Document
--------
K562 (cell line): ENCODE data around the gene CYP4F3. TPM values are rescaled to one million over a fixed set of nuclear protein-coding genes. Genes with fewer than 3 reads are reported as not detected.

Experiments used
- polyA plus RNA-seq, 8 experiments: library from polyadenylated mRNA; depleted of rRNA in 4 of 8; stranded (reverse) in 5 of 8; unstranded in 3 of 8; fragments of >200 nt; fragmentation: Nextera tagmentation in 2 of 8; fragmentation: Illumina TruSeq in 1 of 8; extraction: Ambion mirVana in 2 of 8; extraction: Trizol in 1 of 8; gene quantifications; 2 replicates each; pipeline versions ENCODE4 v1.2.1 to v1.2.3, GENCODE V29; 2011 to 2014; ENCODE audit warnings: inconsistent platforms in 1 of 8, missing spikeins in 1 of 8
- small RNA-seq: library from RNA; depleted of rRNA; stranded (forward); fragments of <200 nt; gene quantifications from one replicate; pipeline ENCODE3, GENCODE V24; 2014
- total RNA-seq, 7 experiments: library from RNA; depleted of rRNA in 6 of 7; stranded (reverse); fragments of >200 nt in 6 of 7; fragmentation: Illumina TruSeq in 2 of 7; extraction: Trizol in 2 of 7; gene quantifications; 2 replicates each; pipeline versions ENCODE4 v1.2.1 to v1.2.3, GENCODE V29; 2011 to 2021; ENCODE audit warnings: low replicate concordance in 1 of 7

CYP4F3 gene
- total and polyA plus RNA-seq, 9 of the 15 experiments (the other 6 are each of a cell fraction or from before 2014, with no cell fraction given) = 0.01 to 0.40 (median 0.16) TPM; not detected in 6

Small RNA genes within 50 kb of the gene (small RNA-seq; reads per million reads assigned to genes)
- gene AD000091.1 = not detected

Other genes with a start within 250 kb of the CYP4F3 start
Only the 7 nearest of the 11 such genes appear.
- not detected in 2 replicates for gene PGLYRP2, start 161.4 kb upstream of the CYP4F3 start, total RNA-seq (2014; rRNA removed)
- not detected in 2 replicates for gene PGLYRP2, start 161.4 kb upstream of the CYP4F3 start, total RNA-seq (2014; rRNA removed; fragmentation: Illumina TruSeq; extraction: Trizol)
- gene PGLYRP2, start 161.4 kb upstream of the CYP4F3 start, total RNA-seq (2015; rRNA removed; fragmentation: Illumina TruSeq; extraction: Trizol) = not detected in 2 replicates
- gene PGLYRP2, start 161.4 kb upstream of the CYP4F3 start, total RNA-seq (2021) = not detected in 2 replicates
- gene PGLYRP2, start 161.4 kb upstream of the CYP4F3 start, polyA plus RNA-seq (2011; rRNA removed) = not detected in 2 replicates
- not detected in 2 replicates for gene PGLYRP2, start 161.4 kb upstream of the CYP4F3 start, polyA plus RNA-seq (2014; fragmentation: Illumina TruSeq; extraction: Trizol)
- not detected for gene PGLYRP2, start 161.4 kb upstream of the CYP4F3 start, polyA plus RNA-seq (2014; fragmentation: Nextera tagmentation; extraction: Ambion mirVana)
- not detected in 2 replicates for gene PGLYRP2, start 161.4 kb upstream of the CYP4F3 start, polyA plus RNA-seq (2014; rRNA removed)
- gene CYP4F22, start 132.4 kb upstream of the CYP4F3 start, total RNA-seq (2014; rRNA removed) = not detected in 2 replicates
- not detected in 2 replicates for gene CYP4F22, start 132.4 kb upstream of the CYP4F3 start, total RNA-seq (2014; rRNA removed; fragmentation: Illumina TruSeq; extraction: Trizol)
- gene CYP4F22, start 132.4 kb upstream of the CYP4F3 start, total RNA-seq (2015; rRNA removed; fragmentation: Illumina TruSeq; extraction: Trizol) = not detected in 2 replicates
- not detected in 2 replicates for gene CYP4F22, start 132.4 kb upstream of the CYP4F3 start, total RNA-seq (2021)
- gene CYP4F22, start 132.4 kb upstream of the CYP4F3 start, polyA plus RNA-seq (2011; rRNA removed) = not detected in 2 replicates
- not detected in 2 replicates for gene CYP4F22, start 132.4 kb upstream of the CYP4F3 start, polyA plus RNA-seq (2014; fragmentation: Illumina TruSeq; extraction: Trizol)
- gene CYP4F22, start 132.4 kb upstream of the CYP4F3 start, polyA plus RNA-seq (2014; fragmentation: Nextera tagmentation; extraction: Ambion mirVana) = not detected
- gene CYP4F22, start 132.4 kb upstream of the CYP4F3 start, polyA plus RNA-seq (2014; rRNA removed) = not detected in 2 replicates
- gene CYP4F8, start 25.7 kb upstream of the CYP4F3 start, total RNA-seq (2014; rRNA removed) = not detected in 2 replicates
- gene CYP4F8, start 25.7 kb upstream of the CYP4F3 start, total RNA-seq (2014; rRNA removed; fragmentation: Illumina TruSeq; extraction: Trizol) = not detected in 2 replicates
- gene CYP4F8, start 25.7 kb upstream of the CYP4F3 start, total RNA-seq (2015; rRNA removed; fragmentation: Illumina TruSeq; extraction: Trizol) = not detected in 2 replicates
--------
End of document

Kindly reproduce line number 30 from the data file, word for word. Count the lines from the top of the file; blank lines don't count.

- gene CYP4F8, start 25.7 kb upstream of the CYP4F3 start, total RNA-seq (2015; rRNA removed; fragmentation: Illumina TruSeq; extraction: Trizol) = not detected in 2 replicates